Bitemarks are, sadly, often a common feature of child abuse cases. While there is an ongoing argument about the use of bitemarks, there is often a requirement to determine if an injury has been caused by an adult or a child. I am frequently asked this question, and, when looking at the medical reports in such cases I often see:
Suspected bitemark on thigh – looks small and therefore consistent with a child.
The first thing we need to consider is what is a child with respect to bitemarks? We normally consider if someone is an adult or a child based on the legal framework of the jurisdiction. For example in this might be 18 years old, or, in some countries 16. However, when considering bitemarks we need to think about the biological development of teeth. We normally consider that the canine to canine (upper six and lower six teeth) are shown in most bitemarks, although it is possible to have more of less depending on the nature of the biter’s dentition, the dynamics of the biting and the bitten substrate.
The eruption charts are shown below for primary and permanent teeth. This presupposes that we can tell the difference, from impressions or marks on skin, between permanent and primary teeth. Not an easy task. Looking at the eruption we can see that by 22 months most infants will have their anterior primary dentition and by 12 years most children will have an adult anterior dentition. So our question really is now focussed on this – can we tell the difference between a 22 month old and someone over 12 years old? A dental adult is therefore someone over 12 and if our case involves a 30 year old, a 20 year old and an 18 year old – then we cant say much.
However, the more likely scenario is one in which a small child is bitten and the question is – was this one of the parents or adult carers – or could it have been a younger sibling or a child at day care or similar? The issue of the size of the bite can be traced back to this paper by Wagner in 1986 which was cited in much read paper by the American Academy of Paediatrics. The crucial line is this:
If the bite is human, and the canine-to-canine distance is less than 3.0 cm, the bitemark in question likely belongs to the deciduous dentition of a child.
So this is a really simple way of determining if a bite is caused by an adult or a child? Simply measure it. Before we look at the evidence for this, lets consider the measurement of injuries from skin. In short, they are not very reliable, especially when one considers the difficulties in taking images of small children, some of whom will be distressed. Photographic and skin distortion will be present and depending on the anatomical location could result in distortions of over 5 mm – so this needs to be considered – especially in marginal cases.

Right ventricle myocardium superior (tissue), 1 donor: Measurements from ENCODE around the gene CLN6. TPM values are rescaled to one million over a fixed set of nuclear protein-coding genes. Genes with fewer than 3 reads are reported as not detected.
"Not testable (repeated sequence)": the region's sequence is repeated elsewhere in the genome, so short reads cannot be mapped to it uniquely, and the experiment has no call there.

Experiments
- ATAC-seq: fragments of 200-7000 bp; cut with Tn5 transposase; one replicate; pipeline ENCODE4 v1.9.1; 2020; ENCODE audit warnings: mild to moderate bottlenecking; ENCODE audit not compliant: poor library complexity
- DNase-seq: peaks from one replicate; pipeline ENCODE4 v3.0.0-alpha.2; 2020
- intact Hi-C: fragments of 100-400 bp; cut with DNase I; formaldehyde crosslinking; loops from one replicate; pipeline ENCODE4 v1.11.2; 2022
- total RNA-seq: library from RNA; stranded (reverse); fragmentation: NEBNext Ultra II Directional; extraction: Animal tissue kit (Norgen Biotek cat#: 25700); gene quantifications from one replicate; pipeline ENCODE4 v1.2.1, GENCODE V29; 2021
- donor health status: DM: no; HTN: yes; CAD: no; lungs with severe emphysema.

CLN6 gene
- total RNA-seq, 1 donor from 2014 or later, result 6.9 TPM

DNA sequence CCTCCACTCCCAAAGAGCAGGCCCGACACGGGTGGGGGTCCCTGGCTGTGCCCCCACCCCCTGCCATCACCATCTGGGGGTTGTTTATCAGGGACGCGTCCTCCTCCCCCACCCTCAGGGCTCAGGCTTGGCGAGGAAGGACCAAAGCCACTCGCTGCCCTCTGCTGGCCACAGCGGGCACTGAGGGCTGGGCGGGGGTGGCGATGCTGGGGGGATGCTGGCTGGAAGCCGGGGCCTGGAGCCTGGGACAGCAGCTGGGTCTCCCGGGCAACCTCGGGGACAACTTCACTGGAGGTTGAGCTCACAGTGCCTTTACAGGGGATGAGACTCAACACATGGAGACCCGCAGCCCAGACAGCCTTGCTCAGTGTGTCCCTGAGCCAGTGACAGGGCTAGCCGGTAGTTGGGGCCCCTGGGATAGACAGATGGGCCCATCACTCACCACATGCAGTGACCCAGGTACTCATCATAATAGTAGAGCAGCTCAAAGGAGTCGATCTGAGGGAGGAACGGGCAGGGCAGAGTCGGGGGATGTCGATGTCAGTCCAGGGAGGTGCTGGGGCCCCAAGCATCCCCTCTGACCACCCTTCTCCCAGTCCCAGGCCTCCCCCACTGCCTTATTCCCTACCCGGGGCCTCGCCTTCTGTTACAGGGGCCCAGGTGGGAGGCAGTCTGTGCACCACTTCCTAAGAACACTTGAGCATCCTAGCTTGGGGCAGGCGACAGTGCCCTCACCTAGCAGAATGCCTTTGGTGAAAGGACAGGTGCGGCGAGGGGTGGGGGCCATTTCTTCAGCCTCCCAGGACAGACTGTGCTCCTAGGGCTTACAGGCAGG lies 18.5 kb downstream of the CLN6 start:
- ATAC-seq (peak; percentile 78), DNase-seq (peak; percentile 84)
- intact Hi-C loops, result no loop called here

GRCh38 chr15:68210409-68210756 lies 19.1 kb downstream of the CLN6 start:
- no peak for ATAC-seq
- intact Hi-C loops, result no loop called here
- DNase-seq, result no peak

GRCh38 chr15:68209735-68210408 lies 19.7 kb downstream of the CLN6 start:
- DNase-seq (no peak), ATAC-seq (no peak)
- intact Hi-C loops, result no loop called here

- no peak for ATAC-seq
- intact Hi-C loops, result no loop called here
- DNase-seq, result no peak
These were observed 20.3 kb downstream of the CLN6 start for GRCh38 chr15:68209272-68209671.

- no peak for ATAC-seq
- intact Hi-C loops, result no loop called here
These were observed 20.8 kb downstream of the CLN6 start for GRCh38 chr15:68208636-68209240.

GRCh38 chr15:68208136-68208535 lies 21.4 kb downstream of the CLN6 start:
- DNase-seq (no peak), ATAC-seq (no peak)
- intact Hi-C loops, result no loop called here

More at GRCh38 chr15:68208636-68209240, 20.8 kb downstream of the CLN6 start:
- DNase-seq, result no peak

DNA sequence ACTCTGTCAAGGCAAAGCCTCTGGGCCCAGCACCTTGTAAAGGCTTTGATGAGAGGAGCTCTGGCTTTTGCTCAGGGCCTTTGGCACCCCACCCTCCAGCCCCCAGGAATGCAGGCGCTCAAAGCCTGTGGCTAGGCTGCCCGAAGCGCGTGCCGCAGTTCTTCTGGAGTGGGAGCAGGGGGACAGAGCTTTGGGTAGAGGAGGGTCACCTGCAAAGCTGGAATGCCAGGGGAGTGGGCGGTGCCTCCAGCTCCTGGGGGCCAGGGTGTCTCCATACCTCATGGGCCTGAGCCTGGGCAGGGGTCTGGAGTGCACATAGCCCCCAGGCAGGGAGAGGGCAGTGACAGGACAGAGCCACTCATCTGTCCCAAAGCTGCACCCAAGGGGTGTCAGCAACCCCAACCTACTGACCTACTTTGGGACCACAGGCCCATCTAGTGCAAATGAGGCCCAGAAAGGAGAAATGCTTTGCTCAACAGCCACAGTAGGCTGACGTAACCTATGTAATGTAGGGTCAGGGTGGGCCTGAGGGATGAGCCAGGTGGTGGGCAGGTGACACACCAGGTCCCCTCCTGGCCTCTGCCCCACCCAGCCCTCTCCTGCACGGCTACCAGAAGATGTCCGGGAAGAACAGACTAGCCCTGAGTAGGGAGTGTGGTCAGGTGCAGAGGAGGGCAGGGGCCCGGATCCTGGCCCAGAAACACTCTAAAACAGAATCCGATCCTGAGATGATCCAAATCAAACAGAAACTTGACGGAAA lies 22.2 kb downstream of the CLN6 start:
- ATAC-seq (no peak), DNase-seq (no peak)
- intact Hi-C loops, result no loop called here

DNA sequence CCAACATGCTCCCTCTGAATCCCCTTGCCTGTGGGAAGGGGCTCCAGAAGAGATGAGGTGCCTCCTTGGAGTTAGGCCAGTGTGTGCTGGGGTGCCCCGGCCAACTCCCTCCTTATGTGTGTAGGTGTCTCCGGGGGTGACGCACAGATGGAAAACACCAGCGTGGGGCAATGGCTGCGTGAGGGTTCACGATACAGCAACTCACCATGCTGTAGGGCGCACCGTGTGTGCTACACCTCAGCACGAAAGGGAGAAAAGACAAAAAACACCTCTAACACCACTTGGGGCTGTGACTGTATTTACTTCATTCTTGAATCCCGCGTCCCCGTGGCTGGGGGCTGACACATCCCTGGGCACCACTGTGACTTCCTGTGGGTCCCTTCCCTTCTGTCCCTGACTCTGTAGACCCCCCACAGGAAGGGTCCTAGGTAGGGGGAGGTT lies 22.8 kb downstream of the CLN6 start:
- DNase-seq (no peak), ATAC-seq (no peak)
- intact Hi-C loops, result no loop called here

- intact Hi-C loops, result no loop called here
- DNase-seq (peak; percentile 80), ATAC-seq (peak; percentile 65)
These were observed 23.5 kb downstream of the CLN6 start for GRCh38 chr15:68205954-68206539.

Lets assume that we have an injury that we agree is a bitemark and have measured it – at its widest point, and we will make the assumption that this is the inter-canine width. How useful is this information going to be? Lets look at these data from the orthodontic literature (and you can view the full paper here) Our measurement indicates that the bite is 33mm across. Given the advice from Wagner – this might suggest an adult – but we are also aware of measurement error. The table below shows the problem with this approach – a child of 8 years will have an average intercanine distance of around 32.5 mm and 45 year old will have 33.7! Given the standard deviations (around 3 to 2mm) and the measurement error these data show that size alone cant help us discriminate between the age of a biter.
Even if we consider the suspected child is only 3 years old, the average of 28.8mm, and the SD of 2.5 places the bitemark within the possible range.
Size therefore should only be one factor that is considered in such cases and the overall morphology of the injury must be considered, for example the presence of interdental spacing. Another cautionary note about bitemarks.